Llewyn Davies is just another struggling folk singer in a Greenwich Village that is so choked with them that it must have been like being a country singer in Nashville today. What he sings sounds pretty good – sometimes really good. But his music is starkly at odds with the chaos and the casual wrongness of his life. As the film develops you learn just how wrong it is, just how broken, and his erstwhile singing partner Mike's role in his trajectory becomes increasingly important.
Sometimes it felt like this film was little more than an auteur exercise in making you care about someone whose charms, perhaps were mostly superficial. It's pretty effective at that – even when my expectations were being smashed, Coen-style, I did realise that I was starting to care about what happened to this man. There are a million million musicians out there and very few make anything like a solid career out of it. ** Small spoiler** It starts to seem increasingly clear that this musician, despite his nicely crafted material, just doesn't have that transcendent look of being willing to do anything to play – of really not caring whether you like it or not.
I think the Coens had a lot of fun with this film – kicking off their shoes and relaxing at the expense of the boho 60s Greenwich Village set, of folk music in particular, of all the Llewyn Davies' out there, and of every film ever made in New York. I saw glimpses of "Breakfast at Tiffanys" and "Manhattan", "Funny Face" and cinematography in gorgeously muted tones, that brought to mind a number of great available-light films from the late 60s/early 70s Golden Age. But there's a lot of love, for the music, for the genre and for the city.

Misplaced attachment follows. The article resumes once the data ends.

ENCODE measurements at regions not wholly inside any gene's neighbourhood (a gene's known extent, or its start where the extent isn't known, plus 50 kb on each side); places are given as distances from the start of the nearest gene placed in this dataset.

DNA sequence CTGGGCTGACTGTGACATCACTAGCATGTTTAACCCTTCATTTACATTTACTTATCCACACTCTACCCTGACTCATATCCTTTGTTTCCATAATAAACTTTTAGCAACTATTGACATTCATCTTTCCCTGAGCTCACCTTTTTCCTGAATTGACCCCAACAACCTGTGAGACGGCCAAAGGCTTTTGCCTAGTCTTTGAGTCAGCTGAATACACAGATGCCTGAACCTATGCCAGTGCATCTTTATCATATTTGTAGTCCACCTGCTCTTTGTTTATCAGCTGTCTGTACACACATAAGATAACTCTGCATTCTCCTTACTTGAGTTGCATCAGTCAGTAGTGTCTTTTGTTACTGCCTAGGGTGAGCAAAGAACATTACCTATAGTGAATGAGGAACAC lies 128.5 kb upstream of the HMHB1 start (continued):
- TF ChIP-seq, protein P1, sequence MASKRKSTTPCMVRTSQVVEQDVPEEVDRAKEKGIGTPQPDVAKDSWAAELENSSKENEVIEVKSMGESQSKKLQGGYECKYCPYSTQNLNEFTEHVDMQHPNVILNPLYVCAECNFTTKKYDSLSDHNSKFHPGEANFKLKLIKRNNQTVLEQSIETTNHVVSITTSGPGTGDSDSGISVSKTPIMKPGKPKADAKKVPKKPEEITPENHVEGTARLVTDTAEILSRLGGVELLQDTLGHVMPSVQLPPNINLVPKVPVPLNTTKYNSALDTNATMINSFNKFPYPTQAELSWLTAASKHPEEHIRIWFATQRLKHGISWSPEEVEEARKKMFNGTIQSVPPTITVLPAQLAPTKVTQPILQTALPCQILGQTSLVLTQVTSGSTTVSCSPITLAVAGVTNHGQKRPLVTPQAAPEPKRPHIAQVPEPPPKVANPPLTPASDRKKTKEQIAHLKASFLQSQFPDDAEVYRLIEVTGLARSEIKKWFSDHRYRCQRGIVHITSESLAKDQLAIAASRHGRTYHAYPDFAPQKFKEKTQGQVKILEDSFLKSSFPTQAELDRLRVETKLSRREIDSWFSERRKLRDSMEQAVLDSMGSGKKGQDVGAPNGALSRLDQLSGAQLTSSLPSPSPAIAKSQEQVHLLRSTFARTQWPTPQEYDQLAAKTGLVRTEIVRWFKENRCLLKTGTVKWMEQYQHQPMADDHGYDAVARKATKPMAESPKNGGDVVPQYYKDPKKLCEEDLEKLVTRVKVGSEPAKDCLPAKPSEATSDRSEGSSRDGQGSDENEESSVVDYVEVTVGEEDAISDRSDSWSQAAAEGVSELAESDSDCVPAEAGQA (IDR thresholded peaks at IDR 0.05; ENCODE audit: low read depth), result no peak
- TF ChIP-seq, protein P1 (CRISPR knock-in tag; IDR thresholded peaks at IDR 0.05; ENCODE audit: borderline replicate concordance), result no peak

The folk satire feels pretty spot on, an able ensemble cast drawing the latent comedy from the scenario. I loved Jean and Jim's hilariously cutesy double act, the marvellous Arran sweaters of the Irish quartet, the pretentious audiences, and there are even pointers to that nasal, trumpet-like "I can't sing but I'm going to anyway" folk style, still much beloved in British folk circles even today, and of which Bob Dylan was certainly a signed-up member. I remember a (BBC) radio documentary once where an African American musician said of Dylan, "he did not have what we in the black community would call a Strong Voice, but we all took notice when he had a new record out." So the fact that I'd rather listen to the fictional Llewyn Davies' pretty, evocative ballads than to Dylan's horn-like dirges misses the point – who made that contemporary audience feel that something new was happening? Who took it to the next level?
Ultimately this film is all about small, nicely observed iconoclastic moments. But I wouldn't get a budding young musician to watch it.